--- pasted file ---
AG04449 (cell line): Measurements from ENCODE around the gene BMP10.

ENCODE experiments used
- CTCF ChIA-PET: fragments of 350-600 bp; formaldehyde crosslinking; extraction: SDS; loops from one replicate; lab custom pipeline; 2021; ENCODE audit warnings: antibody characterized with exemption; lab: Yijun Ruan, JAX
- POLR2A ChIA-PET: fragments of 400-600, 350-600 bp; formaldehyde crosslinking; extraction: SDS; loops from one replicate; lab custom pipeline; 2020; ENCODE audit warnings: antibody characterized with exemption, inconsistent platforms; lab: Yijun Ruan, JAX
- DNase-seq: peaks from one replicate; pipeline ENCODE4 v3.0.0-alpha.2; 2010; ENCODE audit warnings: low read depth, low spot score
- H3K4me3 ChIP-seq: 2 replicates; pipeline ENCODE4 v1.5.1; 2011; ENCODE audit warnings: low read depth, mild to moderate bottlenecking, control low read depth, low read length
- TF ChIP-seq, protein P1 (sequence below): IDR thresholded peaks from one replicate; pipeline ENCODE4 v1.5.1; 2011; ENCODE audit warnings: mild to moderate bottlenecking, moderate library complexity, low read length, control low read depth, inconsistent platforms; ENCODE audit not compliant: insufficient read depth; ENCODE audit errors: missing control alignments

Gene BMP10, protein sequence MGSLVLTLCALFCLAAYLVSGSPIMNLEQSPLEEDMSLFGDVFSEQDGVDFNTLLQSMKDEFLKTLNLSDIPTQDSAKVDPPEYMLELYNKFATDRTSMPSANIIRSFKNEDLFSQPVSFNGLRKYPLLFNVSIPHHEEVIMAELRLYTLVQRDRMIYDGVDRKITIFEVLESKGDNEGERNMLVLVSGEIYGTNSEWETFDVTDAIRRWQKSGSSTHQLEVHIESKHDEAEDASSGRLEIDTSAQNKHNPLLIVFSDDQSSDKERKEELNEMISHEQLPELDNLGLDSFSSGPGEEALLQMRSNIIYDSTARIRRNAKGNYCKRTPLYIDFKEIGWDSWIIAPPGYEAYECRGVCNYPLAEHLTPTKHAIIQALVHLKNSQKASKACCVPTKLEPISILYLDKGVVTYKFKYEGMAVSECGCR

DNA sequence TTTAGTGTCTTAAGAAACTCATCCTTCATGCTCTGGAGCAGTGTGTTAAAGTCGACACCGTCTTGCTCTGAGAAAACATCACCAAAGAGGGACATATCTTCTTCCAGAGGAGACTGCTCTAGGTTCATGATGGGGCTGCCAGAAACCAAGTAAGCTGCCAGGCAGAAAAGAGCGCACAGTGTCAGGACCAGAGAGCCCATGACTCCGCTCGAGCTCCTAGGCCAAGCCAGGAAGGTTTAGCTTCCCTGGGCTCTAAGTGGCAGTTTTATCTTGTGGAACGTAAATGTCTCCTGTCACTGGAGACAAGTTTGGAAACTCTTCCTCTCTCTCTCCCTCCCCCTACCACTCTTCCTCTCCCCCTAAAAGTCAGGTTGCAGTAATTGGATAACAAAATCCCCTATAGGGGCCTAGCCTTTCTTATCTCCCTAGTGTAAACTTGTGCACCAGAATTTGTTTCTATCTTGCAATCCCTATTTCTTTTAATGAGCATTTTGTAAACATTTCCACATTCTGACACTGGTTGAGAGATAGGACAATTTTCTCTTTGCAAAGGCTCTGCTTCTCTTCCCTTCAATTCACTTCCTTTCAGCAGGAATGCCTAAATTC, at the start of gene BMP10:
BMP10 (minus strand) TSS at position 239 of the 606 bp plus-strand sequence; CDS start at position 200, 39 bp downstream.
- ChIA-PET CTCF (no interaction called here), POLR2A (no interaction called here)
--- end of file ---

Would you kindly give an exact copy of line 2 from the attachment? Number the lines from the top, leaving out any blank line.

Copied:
ENCODE experiments used